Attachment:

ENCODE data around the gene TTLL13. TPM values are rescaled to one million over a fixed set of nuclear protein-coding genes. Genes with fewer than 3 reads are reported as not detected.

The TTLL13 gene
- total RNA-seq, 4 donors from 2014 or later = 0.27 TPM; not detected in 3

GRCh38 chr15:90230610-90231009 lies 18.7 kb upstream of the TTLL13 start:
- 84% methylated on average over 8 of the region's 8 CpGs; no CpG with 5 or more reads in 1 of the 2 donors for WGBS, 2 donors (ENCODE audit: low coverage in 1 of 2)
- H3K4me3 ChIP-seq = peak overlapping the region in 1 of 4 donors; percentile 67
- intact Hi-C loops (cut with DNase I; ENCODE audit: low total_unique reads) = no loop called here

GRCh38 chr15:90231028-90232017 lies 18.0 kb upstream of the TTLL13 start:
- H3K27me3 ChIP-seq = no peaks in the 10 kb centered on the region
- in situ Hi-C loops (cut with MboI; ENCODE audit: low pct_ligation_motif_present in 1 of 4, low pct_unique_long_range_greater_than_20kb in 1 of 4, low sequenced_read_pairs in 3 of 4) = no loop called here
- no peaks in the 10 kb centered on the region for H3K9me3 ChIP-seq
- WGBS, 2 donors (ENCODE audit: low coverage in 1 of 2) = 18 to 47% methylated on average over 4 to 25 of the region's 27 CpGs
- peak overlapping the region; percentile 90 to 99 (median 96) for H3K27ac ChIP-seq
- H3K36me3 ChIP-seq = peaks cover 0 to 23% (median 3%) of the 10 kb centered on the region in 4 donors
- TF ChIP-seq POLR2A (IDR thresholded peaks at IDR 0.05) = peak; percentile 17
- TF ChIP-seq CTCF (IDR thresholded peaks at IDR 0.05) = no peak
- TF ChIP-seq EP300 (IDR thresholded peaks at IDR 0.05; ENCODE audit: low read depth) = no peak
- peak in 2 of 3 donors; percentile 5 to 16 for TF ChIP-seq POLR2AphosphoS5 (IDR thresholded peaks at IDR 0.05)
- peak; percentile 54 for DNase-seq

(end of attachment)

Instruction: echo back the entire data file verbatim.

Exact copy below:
ENCODE data around the gene TTLL13. TPM values are rescaled to one million over a fixed set of nuclear protein-coding genes. Genes with fewer than 3 reads are reported as not detected.

The TTLL13 gene
- total RNA-seq, 4 donors from 2014 or later = 0.27 TPM; not detected in 3

GRCh38 chr15:90230610-90231009 lies 18.7 kb upstream of the TTLL13 start:
- 84% methylated on average over 8 of the region's 8 CpGs; no CpG with 5 or more reads in 1 of the 2 donors for WGBS, 2 donors (ENCODE audit: low coverage in 1 of 2)
- H3K4me3 ChIP-seq = peak overlapping the region in 1 of 4 donors; percentile 67
- intact Hi-C loops (cut with DNase I; ENCODE audit: low total_unique reads) = no loop called here

GRCh38 chr15:90231028-90232017 lies 18.0 kb upstream of the TTLL13 start:
- H3K27me3 ChIP-seq = no peaks in the 10 kb centered on the region
- in situ Hi-C loops (cut with MboI; ENCODE audit: low pct_ligation_motif_present in 1 of 4, low pct_unique_long_range_greater_than_20kb in 1 of 4, low sequenced_read_pairs in 3 of 4) = no loop called here
- no peaks in the 10 kb centered on the region for H3K9me3 ChIP-seq
- WGBS, 2 donors (ENCODE audit: low coverage in 1 of 2) = 18 to 47% methylated on average over 4 to 25 of the region's 27 CpGs
- peak overlapping the region; percentile 90 to 99 (median 96) for H3K27ac ChIP-seq
- H3K36me3 ChIP-seq = peaks cover 0 to 23% (median 3%) of the 10 kb centered on the region in 4 donors
- TF ChIP-seq POLR2A (IDR thresholded peaks at IDR 0.05) = peak; percentile 17
- TF ChIP-seq CTCF (IDR thresholded peaks at IDR 0.05) = no peak
- TF ChIP-seq EP300 (IDR thresholded peaks at IDR 0.05; ENCODE audit: low read depth) = no peak
- peak in 2 of 3 donors; percentile 5 to 16 for TF ChIP-seq POLR2AphosphoS5 (IDR thresholded peaks at IDR 0.05)
- peak; percentile 54 for DNase-seq